The combination of perspective, access and presence provides the fourth attribute of space power — enhanced strategic depth. The ability to establish a long-term capability to see beyond national boundaries and access otherwise denied territory, or to observe quickly vast areas over these places, such as oceans, enhances strategic depth since it allows countries to literally trade space for time. This can lead to better-informed decision-making as well as more measured and improved response options to potential provocations and crises.

Not only can space systems provide improved national and regional security for U.S. friends and allies in the Asia-Pacific, they could also help the United States better manage its security commitments in an era of tremendous fiscal constraints; consequently, it is very much in the economic and strategic interests of the U.S. to help its friends and allies in the region become dependable space powers in order to better defend themselves, which in turn would strengthen regional security.

The growing realization of the importance of coordinating regional space policy can be seen in the recent introduction of national security space issues to the Association of Southeast Asian Nations Regional Forum and the growing dialogue on civil space issues in the Asia-Pacific Regional Space Agency Forum. With or without strategic advantages accruing to the U.S. as a result of engagement, the reality of space technology today is that an increasing number of countries, including the U.K. and other European countries, Russia, China and Japan, are willing to provide their expertise in space hardware and launch services for either commercial or “soft power” political engagements to any number of aspiring spacefaring nations.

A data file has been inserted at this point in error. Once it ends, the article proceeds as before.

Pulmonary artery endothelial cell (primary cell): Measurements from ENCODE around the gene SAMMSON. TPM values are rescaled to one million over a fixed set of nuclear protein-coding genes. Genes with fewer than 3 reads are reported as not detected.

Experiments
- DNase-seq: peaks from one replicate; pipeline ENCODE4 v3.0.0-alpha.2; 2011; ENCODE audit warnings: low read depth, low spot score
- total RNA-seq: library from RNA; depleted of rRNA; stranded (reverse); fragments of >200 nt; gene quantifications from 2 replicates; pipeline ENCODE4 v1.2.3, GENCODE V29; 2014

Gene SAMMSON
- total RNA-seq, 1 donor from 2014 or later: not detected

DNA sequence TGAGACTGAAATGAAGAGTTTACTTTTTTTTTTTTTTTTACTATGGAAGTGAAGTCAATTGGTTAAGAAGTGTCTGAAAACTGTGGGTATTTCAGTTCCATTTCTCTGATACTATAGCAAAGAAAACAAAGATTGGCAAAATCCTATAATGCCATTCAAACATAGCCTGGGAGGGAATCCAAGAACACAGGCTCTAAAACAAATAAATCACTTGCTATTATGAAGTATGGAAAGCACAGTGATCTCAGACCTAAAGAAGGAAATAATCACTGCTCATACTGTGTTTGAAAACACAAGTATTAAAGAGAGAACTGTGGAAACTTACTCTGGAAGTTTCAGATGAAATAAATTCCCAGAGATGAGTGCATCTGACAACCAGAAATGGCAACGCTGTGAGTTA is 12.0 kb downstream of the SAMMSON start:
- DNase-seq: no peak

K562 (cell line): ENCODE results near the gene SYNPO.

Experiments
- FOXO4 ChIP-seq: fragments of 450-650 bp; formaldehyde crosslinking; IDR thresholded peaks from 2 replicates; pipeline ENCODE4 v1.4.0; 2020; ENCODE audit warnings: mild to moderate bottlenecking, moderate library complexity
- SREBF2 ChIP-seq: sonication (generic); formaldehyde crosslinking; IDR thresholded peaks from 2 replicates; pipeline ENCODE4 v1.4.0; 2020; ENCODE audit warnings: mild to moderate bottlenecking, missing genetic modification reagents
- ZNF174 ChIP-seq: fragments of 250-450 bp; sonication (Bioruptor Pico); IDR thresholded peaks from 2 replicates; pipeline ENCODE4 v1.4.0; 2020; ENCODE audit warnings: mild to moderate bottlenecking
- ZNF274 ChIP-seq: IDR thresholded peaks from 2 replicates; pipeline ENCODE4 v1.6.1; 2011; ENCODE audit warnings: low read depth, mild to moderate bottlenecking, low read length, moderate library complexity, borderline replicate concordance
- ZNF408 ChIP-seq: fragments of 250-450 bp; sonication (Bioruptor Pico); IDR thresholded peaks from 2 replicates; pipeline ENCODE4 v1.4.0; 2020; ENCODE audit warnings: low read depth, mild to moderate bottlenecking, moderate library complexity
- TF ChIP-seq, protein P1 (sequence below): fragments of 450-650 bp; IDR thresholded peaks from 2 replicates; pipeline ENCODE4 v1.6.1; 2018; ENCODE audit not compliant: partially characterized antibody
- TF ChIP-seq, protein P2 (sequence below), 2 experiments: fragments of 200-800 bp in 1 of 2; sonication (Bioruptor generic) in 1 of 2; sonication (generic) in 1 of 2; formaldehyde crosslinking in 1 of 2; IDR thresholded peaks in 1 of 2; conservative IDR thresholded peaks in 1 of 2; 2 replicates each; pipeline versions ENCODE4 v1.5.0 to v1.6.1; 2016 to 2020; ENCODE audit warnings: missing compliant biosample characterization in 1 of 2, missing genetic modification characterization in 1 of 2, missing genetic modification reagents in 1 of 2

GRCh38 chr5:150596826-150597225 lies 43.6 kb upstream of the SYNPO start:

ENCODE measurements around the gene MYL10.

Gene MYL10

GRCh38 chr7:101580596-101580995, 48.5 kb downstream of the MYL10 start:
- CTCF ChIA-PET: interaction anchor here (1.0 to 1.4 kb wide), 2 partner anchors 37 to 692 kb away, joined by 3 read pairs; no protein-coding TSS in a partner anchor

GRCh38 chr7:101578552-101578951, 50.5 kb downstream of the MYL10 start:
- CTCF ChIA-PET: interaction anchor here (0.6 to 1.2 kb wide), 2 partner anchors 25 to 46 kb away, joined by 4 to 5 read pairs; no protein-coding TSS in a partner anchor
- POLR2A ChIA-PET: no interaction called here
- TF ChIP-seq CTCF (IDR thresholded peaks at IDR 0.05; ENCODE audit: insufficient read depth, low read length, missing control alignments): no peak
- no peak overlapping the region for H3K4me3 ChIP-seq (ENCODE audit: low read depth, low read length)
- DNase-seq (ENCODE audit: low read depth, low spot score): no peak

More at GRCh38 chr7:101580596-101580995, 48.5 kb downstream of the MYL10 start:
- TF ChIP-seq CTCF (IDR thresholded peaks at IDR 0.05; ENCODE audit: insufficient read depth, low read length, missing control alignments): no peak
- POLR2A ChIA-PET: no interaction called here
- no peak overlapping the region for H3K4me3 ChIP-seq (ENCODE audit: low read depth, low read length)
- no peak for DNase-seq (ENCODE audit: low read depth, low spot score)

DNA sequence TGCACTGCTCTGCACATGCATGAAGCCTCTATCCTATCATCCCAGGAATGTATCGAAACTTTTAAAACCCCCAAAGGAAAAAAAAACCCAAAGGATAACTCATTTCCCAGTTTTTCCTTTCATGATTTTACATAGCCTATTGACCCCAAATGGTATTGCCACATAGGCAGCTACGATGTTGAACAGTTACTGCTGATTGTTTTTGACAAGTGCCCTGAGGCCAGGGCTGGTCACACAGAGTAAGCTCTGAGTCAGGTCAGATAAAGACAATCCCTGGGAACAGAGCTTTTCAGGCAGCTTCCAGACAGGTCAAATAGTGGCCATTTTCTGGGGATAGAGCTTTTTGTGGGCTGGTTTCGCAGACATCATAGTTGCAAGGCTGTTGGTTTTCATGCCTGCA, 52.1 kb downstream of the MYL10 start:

Space cooperation on dual-use space systems will demonstrate to allies that the U.S. is prepared to take relationships to a new level of trust, as the technology involved has been seen as overly guarded for years. For the United States, well-coordinated, broader engagement could result in allies or cooperative bilateral systems shouldering some of the onerous costs of providing much-needed information on the region by filling blind spots or providing redundancy. Further, active dual-use space cooperation engagement would provide a strategically and politically powerful statement of commitment from America to its allies in the region. The net result could mean a greater level of political and strategic commitment to trans-Pacific security relationships and greater trust in partnership with America in space. The time is right for this step.

 

Lance Gatling is president of Nexial Research Inc., an aerospace and defense consultancy based in Tokyo. John B. Sheldon is president of the Torridon Group LLC, an international space and cyberspace policy and strategy consultancy based in Washington.